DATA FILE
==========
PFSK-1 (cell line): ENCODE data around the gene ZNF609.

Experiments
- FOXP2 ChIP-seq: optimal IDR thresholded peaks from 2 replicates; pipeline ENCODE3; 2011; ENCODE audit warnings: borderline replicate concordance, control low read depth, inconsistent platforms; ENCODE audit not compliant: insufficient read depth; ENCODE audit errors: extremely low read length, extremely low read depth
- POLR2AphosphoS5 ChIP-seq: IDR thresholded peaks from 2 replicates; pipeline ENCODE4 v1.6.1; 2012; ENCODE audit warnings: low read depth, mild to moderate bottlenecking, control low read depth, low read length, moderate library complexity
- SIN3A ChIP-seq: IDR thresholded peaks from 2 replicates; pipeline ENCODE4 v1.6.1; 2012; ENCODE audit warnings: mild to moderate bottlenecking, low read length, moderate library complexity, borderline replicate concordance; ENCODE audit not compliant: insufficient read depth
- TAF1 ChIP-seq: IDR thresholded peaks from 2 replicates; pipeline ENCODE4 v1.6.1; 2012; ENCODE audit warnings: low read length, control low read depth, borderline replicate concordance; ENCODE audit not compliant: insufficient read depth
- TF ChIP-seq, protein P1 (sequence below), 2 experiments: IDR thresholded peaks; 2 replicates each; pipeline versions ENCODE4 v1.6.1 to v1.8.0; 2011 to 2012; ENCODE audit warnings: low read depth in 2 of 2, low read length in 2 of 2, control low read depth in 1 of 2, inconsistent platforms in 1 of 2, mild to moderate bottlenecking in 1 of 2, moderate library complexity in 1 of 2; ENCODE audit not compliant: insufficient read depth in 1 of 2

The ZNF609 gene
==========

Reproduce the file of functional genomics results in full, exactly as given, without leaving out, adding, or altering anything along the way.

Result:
PFSK-1 (cell line): ENCODE data around the gene ZNF609.

Experiments
- FOXP2 ChIP-seq: optimal IDR thresholded peaks from 2 replicates; pipeline ENCODE3; 2011; ENCODE audit warnings: borderline replicate concordance, control low read depth, inconsistent platforms; ENCODE audit not compliant: insufficient read depth; ENCODE audit errors: extremely low read length, extremely low read depth
- POLR2AphosphoS5 ChIP-seq: IDR thresholded peaks from 2 replicates; pipeline ENCODE4 v1.6.1; 2012; ENCODE audit warnings: low read depth, mild to moderate bottlenecking, control low read depth, low read length, moderate library complexity
- SIN3A ChIP-seq: IDR thresholded peaks from 2 replicates; pipeline ENCODE4 v1.6.1; 2012; ENCODE audit warnings: mild to moderate bottlenecking, low read length, moderate library complexity, borderline replicate concordance; ENCODE audit not compliant: insufficient read depth
- TAF1 ChIP-seq: IDR thresholded peaks from 2 replicates; pipeline ENCODE4 v1.6.1; 2012; ENCODE audit warnings: low read length, control low read depth, borderline replicate concordance; ENCODE audit not compliant: insufficient read depth
- TF ChIP-seq, protein P1 (sequence below), 2 experiments: IDR thresholded peaks; 2 replicates each; pipeline versions ENCODE4 v1.6.1 to v1.8.0; 2011 to 2012; ENCODE audit warnings: low read depth in 2 of 2, low read length in 2 of 2, control low read depth in 1 of 2, inconsistent platforms in 1 of 2, mild to moderate bottlenecking in 1 of 2, moderate library complexity in 1 of 2; ENCODE audit not compliant: insufficient read depth in 1 of 2

The ZNF609 gene